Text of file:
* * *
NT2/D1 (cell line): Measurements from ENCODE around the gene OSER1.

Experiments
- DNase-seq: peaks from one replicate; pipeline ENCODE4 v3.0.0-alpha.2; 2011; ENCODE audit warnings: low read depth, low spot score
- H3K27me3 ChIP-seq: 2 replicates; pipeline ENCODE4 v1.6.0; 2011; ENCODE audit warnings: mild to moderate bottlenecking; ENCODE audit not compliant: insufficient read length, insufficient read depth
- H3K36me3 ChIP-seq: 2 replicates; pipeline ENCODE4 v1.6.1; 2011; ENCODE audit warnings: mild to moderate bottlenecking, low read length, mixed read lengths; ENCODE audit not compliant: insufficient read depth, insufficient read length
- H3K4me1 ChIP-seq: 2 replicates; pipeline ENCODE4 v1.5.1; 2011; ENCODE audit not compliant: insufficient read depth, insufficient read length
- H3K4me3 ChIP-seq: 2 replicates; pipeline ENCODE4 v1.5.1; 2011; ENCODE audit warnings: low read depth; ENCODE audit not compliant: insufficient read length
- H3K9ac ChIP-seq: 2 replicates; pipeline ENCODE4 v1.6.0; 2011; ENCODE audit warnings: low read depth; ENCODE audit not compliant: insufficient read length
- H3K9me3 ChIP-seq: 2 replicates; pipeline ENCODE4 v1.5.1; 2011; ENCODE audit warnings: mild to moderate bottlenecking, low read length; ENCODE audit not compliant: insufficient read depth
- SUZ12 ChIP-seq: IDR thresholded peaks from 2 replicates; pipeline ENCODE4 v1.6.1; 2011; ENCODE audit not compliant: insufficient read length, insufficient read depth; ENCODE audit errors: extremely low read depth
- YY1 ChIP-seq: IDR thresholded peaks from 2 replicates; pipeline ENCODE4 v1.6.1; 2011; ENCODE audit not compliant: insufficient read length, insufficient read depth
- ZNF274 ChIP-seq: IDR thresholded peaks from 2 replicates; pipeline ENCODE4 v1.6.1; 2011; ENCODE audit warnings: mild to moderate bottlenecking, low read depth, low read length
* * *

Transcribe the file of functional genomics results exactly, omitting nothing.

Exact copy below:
NT2/D1 (cell line): Measurements from ENCODE around the gene OSER1.

Experiments
- DNase-seq: peaks from one replicate; pipeline ENCODE4 v3.0.0-alpha.2; 2011; ENCODE audit warnings: low read depth, low spot score
- H3K27me3 ChIP-seq: 2 replicates; pipeline ENCODE4 v1.6.0; 2011; ENCODE audit warnings: mild to moderate bottlenecking; ENCODE audit not compliant: insufficient read length, insufficient read depth
- H3K36me3 ChIP-seq: 2 replicates; pipeline ENCODE4 v1.6.1; 2011; ENCODE audit warnings: mild to moderate bottlenecking, low read length, mixed read lengths; ENCODE audit not compliant: insufficient read depth, insufficient read length
- H3K4me1 ChIP-seq: 2 replicates; pipeline ENCODE4 v1.5.1; 2011; ENCODE audit not compliant: insufficient read depth, insufficient read length
- H3K4me3 ChIP-seq: 2 replicates; pipeline ENCODE4 v1.5.1; 2011; ENCODE audit warnings: low read depth; ENCODE audit not compliant: insufficient read length
- H3K9ac ChIP-seq: 2 replicates; pipeline ENCODE4 v1.6.0; 2011; ENCODE audit warnings: low read depth; ENCODE audit not compliant: insufficient read length
- H3K9me3 ChIP-seq: 2 replicates; pipeline ENCODE4 v1.5.1; 2011; ENCODE audit warnings: mild to moderate bottlenecking, low read length; ENCODE audit not compliant: insufficient read depth
- SUZ12 ChIP-seq: IDR thresholded peaks from 2 replicates; pipeline ENCODE4 v1.6.1; 2011; ENCODE audit not compliant: insufficient read length, insufficient read depth; ENCODE audit errors: extremely low read depth
- YY1 ChIP-seq: IDR thresholded peaks from 2 replicates; pipeline ENCODE4 v1.6.1; 2011; ENCODE audit not compliant: insufficient read length, insufficient read depth
- ZNF274 ChIP-seq: IDR thresholded peaks from 2 replicates; pipeline ENCODE4 v1.6.1; 2011; ENCODE audit warnings: mild to moderate bottlenecking, low read depth, low read length